Situated on Austell Road, just 100 feet from the new Windy Hill/Macland Road Connector that is slated to open in August, the school’s location is too dangerous for students, community residents say. Members of the Osborne Community Coalition have been advocating for the school’s closure since 2008, when construction on the road began.
On Tuesday night the coalition was at the meeting, donning yellow T-shirts and carrying signs reading “Close our school!”
“I want you to hear the urgency that this concern is about the safety of our children,” Osborne Coalition executive director Christine Able said to district officials. “We have been advocating about this issue for a couple years now, and the road is getting ready to open and our kids are going to be in harm’s way. … will somebody please listen to us?”
District SPLOST Chief Doug Shepard unveiled the district’s timeline for redistricting, which will likely include school closings, at the Tuesday night meeting. Shepard said part of the district’s criteria for closing a school includes the safety of students as they travel to and from school.
While Shepard reiterated several times Tuesday night that no plans have been made to close any schools yet, he did admit Wednesday that the community’s concerns regarding Milford have been on the district’s radar since 2009.
“We share the community’s concern about the safety of the Milford site given the planned opening of the Windy-Mac Connector, and it’s our goal to address this situation either during this redistricting/school closure process or with a future school replacement or relocation,” the SPLOST chief said.
Shepard explained that the plans to relocate or replace a school are usually laid out in SPLOST referendums, as they were in SPLOST III for the new Mableton and Smyrna replacement elementary schools.
But community members say they don’t want to wait for a new SPLOST and that the school needs to close even before the road opens in August.
Yasmina Pierre, a 2010 Osborne graduate who lives 1½ miles up the road at Crescent Square Apartments, said that the new four-lane highway isn’t the only issue with the school’s location. Just a half mile up the road on County Services Parkway, there is a police shooting range and a dump.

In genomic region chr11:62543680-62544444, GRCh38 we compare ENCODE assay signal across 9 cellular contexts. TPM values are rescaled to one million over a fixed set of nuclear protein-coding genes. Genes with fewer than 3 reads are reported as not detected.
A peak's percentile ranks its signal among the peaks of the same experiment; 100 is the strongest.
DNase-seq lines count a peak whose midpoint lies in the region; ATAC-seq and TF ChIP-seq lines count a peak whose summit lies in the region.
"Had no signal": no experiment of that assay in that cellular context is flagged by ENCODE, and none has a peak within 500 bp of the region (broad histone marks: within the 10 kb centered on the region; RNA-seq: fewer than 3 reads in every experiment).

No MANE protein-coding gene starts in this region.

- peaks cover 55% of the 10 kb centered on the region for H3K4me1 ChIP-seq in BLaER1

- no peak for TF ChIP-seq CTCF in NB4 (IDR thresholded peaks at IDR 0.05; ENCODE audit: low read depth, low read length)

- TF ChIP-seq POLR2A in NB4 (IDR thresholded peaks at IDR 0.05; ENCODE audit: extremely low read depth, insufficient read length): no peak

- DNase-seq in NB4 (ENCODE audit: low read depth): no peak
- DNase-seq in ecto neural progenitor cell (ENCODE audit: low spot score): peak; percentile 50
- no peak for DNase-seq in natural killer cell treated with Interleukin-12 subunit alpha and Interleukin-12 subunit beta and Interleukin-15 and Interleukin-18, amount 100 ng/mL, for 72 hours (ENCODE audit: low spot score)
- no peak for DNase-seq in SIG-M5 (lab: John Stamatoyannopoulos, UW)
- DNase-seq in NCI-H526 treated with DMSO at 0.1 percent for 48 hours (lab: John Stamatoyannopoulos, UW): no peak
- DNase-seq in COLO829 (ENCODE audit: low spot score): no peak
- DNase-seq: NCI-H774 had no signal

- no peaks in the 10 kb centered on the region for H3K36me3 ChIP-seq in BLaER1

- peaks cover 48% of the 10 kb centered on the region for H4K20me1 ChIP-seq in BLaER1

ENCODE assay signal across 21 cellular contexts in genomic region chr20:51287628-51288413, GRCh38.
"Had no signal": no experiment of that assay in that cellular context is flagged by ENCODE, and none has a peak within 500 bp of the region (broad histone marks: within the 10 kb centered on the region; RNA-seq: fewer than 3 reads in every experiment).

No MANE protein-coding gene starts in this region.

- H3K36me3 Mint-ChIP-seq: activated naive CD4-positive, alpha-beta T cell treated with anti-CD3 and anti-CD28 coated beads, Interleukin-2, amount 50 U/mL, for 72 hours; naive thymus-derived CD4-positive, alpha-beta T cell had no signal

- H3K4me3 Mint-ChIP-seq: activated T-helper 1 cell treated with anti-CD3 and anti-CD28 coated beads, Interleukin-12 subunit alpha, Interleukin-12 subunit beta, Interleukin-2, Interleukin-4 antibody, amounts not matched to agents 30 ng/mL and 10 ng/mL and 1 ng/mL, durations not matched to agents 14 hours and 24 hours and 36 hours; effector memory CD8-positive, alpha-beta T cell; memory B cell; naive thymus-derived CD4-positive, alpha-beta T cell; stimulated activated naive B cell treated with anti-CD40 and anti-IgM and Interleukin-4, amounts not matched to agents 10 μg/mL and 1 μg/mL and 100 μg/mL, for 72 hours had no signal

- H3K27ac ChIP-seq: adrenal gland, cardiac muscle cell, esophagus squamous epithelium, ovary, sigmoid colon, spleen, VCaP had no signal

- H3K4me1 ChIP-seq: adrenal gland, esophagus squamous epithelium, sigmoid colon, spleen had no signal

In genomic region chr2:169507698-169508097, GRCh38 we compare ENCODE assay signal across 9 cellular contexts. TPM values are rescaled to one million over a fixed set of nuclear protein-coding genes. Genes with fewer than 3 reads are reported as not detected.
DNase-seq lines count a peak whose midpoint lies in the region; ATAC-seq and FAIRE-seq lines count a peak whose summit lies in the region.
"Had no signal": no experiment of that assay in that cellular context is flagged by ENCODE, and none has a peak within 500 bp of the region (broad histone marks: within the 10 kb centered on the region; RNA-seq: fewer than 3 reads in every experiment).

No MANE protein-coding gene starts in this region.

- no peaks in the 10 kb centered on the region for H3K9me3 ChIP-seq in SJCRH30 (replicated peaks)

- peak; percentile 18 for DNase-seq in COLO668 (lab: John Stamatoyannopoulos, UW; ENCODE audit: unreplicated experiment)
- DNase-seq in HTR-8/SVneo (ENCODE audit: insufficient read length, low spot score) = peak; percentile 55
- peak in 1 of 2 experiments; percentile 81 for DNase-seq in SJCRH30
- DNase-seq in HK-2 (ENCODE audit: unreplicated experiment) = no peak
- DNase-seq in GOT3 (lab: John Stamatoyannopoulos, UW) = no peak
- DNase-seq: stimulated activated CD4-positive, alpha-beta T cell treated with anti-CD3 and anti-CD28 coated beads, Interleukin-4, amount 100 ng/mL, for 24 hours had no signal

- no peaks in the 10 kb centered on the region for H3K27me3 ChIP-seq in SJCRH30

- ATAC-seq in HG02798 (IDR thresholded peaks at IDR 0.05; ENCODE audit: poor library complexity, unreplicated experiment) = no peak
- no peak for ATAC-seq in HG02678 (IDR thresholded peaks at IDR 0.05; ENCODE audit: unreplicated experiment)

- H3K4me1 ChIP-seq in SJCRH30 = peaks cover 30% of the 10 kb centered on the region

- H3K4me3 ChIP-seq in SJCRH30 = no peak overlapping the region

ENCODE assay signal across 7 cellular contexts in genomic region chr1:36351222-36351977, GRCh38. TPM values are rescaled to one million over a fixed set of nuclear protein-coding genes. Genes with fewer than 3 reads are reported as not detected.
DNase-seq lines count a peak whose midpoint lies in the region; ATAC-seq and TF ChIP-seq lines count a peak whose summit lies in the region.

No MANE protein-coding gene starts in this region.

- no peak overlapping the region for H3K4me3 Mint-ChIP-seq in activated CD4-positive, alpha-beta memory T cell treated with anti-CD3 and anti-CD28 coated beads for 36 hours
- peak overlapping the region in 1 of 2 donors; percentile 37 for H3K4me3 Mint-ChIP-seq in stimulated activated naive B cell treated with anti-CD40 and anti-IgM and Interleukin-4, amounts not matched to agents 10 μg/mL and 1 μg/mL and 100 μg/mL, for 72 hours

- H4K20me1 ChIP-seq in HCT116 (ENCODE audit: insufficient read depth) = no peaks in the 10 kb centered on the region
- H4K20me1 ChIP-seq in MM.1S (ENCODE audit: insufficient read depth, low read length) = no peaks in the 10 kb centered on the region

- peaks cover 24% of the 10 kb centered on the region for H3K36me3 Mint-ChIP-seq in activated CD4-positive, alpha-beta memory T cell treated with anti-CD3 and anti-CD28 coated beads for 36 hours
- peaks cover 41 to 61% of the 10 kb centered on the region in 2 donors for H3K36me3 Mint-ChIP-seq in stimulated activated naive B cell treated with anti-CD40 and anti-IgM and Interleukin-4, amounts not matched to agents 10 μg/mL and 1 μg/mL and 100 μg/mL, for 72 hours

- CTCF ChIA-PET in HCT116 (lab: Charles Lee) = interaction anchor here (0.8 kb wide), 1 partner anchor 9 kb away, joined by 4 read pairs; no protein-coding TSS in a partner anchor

“I know they’re not dumping toxic waste behind there anymore, but as time goes by the waste is still there,” Pierre said. “That’s a toxic environment for the kids.”
Pierre said she can hear the shooting range from her apartment at Crescent Square, so it must be distracting to the kids at Milford.
“If Milford wasn’t there, would they ever consider building a school in that area?” Pierre said. “It’s a lawsuit waiting to happen, and they don’t want that on their hands.”
John Williams, who is active in the Osborne Community Coalition and on the board-appointed Facilities and Technology Committee, pointed out Tuesday night that several of the schools close to Milford are under capacity, so redistricting Milford students to those schools could be a possibility.
Milford has 615 students, and is over capacity by 143. About a mile away, Birney Elementary, which houses 734, is under capacity by 84. At a little more than 1½ miles away, LaBelle Elementary is only 14 students under its capacity, with an enrollment of 433. Russell Elementary, which is three miles away from Milford, is under capacity by 127 students, with 682 students.
Shepard said it would be difficult for the neighboring schools to absorb Milford’s population, but that closing the school is definitely still an option.
According to a timeline introduced by Shepard on Tuesday night, board members will likely vote on school closings in January or February of next year.
Williams recalled Tuesday night that several of the new board members said they would be in favor of closing Milford.
At a candidate forum in July 2010, the current board vice chair Scott Sweeney and Kathleen Angelucci both said they had visited the Milford site and that they would advocate to find a different location for the school.
In March 2009, when the county department of transportation was meeting with the Milford community about its plans, board Chairwoman Alison Bartlett, who represents Milford, said she was committed to relocating the school.
Bartlett did not return calls to the Journal on Wednesday for comment.